Original Research ARTICLE
Emotional intelligence and recovering from induced negative emotional state
- 1Research Group on Stress and Health, Facultat de Psicologia, Departament de Psicologia Bàsica, Evolutiva i de l’Educació, Universitat Autònoma de Barcelona, Barcelona, Spain
- 2Facultat de Psicologia, Department of Clinical and Health Psychology, Universitat Autònoma de Barcelona, Barcelona, Spain
The aim of the present study was to examine the relationship between emotional intelligence (EI) and recovering from negative emotions induction, using a performance test to measure EI. Sixty seven undergraduates participated in the procedure, which lasted 75 min and was divided into three stages. At Time 1, subjects answered the State-Trait Anxiety Inventory (STAI)-S, Profile of Mood States (POMS)-A, and EI was assessed by Mayer–Salovey–Caruso Emotional Intelligence Test (MSCEIT). At Time 2, negative emotions were induced by nine pictures taken from the International Affective Picture System and participants were asked to complete a second STAI-S and POMS-B questionnaires. At Time 3 participants were allowed to rest doing a distracting task and participants were asked to complete a third STAI-S and POMS-A questionnaires. Results showed that the branches of the MSCEIT emotional facilitation and emotional understanding are related to previous mood states and mood recovery, but not to mood reactivity. This finding contrasts nicely with studies on which emotional recovery was assessed in relation to EI self-reported measures, highlighting the perception and emotional regulation.
Over the last decades a substantial body of research has showed a positive association between emotional intelligence (EI) and adaptive use of emotions (Martins et al., 2010). EI has been defined as the ability of individuals to recognize, understand and regulate emotions, to discriminate among them, to use this information and to guide the thoughts and actions (Salovey and Mayer, 1990; Mayer and Salovey, 1997; Mayer et al., 2004). Mayer and Salovey (1997) model of emotional intelligence involves four branches, each of which represents a class of ability: (1) Perception of Emotions (2) Emotions to Facilitate Thinking; (3) Understanding and Analyzing Emotional Information and (4) Regulation of Emotion (Mayer and Salovey, 1997; Salovey et al., 2008).
Prior EI works were based in assessing this construct from self-reports (as e.g., Salovey et al., 1995, 2002; Fernández-Berrocal et al., 2004; Limonero et al., 2006b) or more extensive self-reported measures, including social processes and personality (i.e., Bar-On, 1997, 2000; Petrides et al., 2007; Siegling et al., 2015). Currently, most research measures EI through ability tests similar to those used in the measure of intelligence or cognitive performance. Out of these tests, one of the most used is the Mayer–Salovey–Caruso Emotional Intelligence Test (MSCEI; Mayer et al., 2002, 2003), developed by those who are considered the pioners of EI, term first used by Salovey and Mayer (1990). EI is one of the best predictors of adaptive coping strategies to stressful situations (Extremera and Fernández-Berrocal, 2002; Limonero et al., 2004, 2006a,b, 2012; Cabello et al., 2014). Limonero et al. (2006a) proposed that EI is a mediating variable between life events and their consequences on well-being. EI would facilitate appropriate responses to different events that a person would has to face daily and would decreases maladaptive emotional reactions by enhancing positive moods and reducing negative ones (Mayer and Salovey, 1997; MacCann et al., 2011). In other words, this set of abilities included in EI explains important personal life outcomes, and how a person differs from another one to face life events.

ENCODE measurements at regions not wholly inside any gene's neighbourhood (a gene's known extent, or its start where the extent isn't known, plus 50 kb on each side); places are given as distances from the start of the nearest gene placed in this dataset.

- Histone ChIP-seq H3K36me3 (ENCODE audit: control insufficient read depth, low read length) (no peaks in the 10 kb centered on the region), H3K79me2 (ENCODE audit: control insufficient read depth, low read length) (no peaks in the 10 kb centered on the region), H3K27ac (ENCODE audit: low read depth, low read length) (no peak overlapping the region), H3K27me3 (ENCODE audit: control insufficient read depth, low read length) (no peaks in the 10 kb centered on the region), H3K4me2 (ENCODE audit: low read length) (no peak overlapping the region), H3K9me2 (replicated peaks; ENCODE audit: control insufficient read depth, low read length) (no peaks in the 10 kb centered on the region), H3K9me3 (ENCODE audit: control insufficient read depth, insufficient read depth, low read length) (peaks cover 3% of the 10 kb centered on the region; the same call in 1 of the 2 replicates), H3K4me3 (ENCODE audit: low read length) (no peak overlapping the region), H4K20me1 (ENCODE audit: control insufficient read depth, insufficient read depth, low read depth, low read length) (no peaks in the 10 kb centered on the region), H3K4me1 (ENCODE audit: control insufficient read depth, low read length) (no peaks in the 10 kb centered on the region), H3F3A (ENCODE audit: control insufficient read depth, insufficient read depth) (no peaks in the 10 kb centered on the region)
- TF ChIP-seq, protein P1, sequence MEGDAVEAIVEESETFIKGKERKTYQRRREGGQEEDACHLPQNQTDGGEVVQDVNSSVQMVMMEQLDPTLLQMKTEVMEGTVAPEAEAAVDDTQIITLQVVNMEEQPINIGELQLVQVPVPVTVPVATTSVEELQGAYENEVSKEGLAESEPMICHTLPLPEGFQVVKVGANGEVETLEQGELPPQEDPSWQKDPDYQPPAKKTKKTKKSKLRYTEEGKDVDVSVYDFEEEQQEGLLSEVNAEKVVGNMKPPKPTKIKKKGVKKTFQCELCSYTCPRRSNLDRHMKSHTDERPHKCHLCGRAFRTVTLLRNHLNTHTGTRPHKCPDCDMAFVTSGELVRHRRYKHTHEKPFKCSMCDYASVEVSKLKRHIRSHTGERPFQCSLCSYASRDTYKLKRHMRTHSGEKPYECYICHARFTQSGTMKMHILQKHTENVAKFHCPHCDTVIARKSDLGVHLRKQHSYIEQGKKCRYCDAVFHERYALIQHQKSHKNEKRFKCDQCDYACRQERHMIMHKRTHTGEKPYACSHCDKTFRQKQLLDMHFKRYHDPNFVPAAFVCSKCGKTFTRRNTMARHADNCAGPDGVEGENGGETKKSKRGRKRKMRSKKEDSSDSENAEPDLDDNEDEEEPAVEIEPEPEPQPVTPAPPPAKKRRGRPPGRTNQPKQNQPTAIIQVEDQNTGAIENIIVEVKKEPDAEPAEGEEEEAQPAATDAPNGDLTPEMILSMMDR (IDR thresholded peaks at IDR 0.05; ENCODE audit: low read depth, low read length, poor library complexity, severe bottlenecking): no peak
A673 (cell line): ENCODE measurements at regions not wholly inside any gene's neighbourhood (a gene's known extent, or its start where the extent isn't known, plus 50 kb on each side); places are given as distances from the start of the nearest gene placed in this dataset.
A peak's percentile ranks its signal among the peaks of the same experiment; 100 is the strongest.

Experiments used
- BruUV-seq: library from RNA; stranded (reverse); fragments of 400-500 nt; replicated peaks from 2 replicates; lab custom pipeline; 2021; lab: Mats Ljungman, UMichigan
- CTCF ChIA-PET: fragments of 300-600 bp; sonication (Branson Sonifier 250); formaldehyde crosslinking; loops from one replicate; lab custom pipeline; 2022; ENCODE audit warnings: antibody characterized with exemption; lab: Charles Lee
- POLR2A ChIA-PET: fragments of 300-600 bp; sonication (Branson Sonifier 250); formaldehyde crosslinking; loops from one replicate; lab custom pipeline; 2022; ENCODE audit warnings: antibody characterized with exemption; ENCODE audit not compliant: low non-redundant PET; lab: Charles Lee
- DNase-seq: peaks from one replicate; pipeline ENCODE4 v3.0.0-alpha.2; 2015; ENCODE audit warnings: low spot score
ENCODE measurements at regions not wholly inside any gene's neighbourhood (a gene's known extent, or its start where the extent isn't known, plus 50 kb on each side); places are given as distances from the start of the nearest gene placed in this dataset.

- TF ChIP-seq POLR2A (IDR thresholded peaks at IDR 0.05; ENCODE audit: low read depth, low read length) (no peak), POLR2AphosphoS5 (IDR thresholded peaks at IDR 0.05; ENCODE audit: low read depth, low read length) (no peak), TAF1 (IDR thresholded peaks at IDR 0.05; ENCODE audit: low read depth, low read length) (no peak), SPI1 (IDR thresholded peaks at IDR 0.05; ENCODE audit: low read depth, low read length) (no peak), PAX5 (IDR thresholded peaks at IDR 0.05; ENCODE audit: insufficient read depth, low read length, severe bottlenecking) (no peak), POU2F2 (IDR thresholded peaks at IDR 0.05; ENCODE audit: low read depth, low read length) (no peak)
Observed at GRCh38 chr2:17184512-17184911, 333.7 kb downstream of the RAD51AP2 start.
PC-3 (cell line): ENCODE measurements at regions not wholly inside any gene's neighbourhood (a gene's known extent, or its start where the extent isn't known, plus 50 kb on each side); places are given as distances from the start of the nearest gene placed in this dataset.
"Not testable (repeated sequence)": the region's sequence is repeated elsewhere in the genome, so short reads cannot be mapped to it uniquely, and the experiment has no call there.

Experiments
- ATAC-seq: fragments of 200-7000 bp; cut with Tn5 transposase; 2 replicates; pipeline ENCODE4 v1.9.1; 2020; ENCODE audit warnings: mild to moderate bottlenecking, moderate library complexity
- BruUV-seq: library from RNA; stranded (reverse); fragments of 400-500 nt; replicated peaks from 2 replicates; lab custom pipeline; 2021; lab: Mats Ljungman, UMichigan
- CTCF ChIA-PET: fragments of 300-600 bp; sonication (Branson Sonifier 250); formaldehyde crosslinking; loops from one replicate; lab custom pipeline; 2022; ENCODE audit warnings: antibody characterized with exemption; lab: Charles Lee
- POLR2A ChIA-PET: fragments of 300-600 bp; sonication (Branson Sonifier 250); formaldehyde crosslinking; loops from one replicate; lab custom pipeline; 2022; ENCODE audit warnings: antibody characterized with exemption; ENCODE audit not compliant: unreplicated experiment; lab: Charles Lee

Furthermore, EI could be related to a simple emotional recovery, since a quick recovery from negative emotions would be very useful to cope faster in an adaptive way. Emotional recovery is the process of restoring equilibrium to the organism in terms of returning psychological and physiological activation to prior levels of an emotional reaction, especially if the emotional reaction comes from a negative external situation. Linden et al. (1997) observed that an impaired capacity of recovery from negative emotional states is more harmful to health than an acute rise of activation. Fredrickson (1998, 2001) and Fredrickson and Levenson (1998) have shown that recovery process from negative emotional states is not a passive change in terms of activation, but it is an active process that is promoted by positive emotions. Moreover, resilient individuals use positive emotions in order to recover from negative emotional states (Tugade and Fredrickson, 2004).